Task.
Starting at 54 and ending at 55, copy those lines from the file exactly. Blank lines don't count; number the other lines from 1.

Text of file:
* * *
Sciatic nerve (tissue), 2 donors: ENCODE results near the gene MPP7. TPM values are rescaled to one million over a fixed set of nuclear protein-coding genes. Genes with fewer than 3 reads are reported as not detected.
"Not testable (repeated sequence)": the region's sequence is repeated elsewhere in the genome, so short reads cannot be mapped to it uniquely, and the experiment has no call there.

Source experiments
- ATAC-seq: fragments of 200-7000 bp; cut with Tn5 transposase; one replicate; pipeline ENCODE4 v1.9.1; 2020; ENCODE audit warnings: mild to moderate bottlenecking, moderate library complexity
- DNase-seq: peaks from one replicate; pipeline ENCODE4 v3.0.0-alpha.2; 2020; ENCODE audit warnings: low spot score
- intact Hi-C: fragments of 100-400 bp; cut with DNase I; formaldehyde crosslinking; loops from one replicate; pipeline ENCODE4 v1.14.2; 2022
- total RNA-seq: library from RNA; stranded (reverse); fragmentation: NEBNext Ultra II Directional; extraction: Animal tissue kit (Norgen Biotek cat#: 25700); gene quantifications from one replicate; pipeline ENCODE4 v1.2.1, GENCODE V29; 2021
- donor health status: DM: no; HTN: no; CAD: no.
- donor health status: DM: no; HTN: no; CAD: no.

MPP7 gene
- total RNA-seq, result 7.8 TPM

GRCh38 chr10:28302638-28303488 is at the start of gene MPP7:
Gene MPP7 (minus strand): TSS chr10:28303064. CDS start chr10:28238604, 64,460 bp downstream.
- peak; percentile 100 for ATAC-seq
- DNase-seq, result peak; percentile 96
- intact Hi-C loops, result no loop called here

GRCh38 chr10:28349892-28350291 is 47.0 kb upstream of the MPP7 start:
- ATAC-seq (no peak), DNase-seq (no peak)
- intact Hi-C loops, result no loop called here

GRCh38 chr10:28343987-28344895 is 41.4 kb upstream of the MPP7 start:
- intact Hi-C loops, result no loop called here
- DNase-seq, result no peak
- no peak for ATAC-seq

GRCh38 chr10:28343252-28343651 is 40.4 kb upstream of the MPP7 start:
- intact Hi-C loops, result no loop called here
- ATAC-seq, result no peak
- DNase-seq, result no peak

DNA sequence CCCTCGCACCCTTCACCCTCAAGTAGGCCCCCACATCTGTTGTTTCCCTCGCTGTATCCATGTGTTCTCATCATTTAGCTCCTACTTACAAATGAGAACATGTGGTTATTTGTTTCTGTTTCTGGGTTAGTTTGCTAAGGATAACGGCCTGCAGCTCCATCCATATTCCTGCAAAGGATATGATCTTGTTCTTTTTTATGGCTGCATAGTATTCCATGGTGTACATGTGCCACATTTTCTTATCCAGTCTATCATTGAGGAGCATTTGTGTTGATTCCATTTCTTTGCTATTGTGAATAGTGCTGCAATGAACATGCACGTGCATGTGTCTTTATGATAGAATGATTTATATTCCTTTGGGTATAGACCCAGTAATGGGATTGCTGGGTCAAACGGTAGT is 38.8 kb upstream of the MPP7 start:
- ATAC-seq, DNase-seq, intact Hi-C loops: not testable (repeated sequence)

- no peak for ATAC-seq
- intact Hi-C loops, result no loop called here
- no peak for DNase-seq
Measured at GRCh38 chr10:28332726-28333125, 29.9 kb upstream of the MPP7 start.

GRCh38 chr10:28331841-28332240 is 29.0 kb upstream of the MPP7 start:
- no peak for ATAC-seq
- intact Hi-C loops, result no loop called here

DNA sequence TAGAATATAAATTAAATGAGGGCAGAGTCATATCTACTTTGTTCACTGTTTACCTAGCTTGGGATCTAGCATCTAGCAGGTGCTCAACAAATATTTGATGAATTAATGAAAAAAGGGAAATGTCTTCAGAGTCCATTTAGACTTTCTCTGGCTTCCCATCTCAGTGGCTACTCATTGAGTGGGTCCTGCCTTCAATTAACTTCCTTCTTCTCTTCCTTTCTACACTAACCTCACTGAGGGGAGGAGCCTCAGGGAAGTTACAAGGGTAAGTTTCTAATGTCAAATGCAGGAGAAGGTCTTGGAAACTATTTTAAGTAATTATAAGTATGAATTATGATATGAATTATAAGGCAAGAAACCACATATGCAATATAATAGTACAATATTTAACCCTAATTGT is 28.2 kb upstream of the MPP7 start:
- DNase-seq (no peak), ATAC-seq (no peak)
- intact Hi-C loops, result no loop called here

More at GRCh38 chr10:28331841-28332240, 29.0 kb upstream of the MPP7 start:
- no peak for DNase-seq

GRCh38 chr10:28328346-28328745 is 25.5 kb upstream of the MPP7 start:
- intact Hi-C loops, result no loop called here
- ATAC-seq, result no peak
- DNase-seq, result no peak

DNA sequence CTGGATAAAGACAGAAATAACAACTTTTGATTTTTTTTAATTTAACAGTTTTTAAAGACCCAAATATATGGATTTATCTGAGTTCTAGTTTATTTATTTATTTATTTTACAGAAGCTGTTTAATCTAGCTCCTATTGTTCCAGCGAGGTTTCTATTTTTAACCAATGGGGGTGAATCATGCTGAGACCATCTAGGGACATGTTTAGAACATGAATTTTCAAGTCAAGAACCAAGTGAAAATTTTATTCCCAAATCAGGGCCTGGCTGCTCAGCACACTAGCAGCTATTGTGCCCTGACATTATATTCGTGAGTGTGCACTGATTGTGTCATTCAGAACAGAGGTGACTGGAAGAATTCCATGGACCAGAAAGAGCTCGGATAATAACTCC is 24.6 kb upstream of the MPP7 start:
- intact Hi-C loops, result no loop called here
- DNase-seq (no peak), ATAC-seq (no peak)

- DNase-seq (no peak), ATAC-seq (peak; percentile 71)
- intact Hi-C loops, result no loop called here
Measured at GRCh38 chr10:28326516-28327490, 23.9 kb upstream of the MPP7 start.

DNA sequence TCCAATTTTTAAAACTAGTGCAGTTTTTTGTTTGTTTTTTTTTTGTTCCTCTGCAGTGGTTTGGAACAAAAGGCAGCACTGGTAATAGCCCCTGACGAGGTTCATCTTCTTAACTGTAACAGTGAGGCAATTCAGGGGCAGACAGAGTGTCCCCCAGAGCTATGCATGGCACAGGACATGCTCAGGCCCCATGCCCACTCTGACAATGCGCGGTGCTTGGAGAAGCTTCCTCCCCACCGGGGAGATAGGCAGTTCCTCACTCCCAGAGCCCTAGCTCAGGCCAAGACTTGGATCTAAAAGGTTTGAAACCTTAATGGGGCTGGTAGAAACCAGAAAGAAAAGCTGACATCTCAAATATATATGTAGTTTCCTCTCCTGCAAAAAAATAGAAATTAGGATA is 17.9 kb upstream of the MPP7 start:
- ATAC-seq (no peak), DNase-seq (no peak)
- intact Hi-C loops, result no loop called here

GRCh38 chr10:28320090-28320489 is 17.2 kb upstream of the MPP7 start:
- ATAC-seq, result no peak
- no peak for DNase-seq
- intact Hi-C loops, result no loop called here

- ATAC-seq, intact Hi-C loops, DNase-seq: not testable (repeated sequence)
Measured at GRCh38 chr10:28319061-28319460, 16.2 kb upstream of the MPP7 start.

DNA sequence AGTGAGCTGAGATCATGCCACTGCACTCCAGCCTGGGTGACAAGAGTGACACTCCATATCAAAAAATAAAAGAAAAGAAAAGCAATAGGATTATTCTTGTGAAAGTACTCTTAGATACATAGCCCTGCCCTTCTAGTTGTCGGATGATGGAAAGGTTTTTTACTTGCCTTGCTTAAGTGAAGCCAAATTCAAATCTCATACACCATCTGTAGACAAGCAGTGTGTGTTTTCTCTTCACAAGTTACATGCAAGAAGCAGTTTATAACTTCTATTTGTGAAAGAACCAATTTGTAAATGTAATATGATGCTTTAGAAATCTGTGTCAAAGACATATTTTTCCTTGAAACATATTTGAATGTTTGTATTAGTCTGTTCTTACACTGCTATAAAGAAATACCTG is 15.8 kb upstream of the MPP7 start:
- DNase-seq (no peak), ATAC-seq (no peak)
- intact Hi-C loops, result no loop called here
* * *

- intact Hi-C loops, result no loop called here

GRCh38 chr10:28320090-28320489 is 17.2 kb upstream of the MPP7 start: